Niagara prosecutors try frank talk to steer offenders to better path - The Buffalo News

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Niagara prosecutors try frank talk to steer offenders to better path

Eight young men took their seats as invited guests of police and prosecutors at a recent meeting in Niagara Falls.

Then they sat back and listened.

E. Bryan DalPorto, who heads the Niagara Falls Police Department, told them they are considered among the potentially most dangerous offenders in Niagara Falls .

"I see some of you smirking, some of you look surprised," DalPorto said. "But I'm sure deep down, most of you know that's not a real big surprise to any of us. We know through intelligence what you guys are up to."

Some stared straight ahead. Some pointed and laughed as mugshots of recently arrested felons were projected on a giant screen. They recognized some of the faces.

"They sat in those same exact chairs and didn't heed that warning," DalPorto of those in the mugshots.

During the hourlong meeting, none of the young men said anything to DalPorto or to the other speakers.

Since 2015, Niagara and Erie counties have held occasional meetings like this one. The young offenders, already on probation or parole, are brought to the meetings after police learn they have not done all they could to stay out of trouble.

Few of those in previous meetings in Niagara Falls were later arrested. But few took advantage of the educational and counseling programs promoted at the sessions.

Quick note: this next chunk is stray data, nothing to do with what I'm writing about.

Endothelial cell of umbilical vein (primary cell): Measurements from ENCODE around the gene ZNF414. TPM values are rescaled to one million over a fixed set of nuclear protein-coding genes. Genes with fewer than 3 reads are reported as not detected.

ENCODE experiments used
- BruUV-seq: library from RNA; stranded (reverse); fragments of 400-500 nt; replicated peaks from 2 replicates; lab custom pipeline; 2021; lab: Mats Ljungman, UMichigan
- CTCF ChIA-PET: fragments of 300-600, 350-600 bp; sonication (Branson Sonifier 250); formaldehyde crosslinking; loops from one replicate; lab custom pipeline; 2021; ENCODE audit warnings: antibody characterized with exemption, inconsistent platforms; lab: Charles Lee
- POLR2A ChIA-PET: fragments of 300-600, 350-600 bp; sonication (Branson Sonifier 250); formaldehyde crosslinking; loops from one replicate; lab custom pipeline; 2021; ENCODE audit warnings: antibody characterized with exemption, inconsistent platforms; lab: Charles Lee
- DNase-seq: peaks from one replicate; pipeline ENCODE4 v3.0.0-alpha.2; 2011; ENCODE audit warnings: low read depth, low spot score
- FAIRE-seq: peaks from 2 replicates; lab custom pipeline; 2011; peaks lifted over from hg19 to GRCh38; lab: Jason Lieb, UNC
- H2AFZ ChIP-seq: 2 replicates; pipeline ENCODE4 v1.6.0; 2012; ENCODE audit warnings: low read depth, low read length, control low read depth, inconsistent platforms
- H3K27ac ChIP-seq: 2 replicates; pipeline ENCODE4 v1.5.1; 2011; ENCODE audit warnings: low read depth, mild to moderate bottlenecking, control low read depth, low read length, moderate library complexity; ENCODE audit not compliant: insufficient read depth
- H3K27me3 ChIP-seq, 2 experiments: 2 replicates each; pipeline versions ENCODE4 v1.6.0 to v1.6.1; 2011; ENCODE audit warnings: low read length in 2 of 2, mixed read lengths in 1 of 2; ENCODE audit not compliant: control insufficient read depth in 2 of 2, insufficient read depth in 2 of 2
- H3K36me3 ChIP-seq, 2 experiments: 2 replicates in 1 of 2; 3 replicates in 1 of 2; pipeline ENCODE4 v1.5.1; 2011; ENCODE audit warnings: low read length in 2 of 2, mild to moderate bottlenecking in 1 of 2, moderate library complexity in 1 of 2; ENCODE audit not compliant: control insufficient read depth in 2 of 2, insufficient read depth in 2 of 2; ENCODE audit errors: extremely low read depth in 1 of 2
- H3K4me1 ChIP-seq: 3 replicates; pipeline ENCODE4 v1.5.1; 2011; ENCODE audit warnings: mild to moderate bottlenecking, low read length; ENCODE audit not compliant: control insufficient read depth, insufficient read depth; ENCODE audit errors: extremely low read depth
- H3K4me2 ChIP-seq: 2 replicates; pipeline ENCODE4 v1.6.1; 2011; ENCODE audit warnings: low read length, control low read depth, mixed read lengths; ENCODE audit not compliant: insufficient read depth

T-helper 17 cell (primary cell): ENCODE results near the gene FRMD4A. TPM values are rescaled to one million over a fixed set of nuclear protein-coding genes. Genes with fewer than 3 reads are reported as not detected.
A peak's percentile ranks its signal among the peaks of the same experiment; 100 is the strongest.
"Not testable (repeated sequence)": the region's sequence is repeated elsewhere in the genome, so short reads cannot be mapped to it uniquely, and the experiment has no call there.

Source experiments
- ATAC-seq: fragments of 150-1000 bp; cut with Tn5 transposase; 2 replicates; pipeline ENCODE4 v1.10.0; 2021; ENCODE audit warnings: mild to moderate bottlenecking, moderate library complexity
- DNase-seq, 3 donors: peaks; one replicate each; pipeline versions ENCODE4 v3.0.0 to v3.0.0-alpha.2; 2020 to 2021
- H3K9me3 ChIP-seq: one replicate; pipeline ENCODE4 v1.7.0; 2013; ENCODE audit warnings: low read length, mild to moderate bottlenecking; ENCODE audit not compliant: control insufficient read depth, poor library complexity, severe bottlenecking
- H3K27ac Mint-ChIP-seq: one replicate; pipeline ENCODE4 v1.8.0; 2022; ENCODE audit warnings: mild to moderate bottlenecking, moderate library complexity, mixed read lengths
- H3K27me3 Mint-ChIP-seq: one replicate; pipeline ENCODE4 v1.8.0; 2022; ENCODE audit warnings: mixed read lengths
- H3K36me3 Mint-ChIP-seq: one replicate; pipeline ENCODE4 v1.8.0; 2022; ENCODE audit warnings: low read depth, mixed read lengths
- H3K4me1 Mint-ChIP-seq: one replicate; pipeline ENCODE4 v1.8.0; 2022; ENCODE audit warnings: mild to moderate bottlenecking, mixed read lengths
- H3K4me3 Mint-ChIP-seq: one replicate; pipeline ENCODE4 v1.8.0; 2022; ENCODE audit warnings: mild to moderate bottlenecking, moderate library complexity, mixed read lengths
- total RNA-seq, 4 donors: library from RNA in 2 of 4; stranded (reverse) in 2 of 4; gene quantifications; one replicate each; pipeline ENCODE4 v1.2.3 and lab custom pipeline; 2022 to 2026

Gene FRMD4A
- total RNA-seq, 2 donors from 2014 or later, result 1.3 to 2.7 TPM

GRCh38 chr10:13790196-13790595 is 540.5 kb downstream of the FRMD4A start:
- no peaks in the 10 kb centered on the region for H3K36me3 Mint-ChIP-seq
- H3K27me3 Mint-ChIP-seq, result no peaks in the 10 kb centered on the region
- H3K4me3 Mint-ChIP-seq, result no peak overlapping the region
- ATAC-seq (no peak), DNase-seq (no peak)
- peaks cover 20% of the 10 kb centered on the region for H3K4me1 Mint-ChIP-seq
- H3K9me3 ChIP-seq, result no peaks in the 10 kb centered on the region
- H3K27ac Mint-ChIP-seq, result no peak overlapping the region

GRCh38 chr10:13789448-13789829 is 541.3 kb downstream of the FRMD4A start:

"When you're talking to an offender directly, they know that you know them," said Craig Rivera, a criminal justice professor at Niagara University who has researched the roots of violent crime in the city.

"When you stand up at a meeting and talk to them and use their name, the research shows that personal connection really helps," Rivera said. "In their mind, it increases the certainty of getting caught, which increases the deterrent effect."

The July 13 meeting in the Niagara Falls Public Library was set up under a state-sponsored program called GIVE - Gun-Involved Violence Elimination - used in 17 counties since 2014. Meeting with felons is one way the program tries to reach its goal of reducing violent crime.

A Buffalo News reporter was allowed to sit in on the meeting and interview some of the participants on the condition the offenders not be identified nor their criminal records revealed.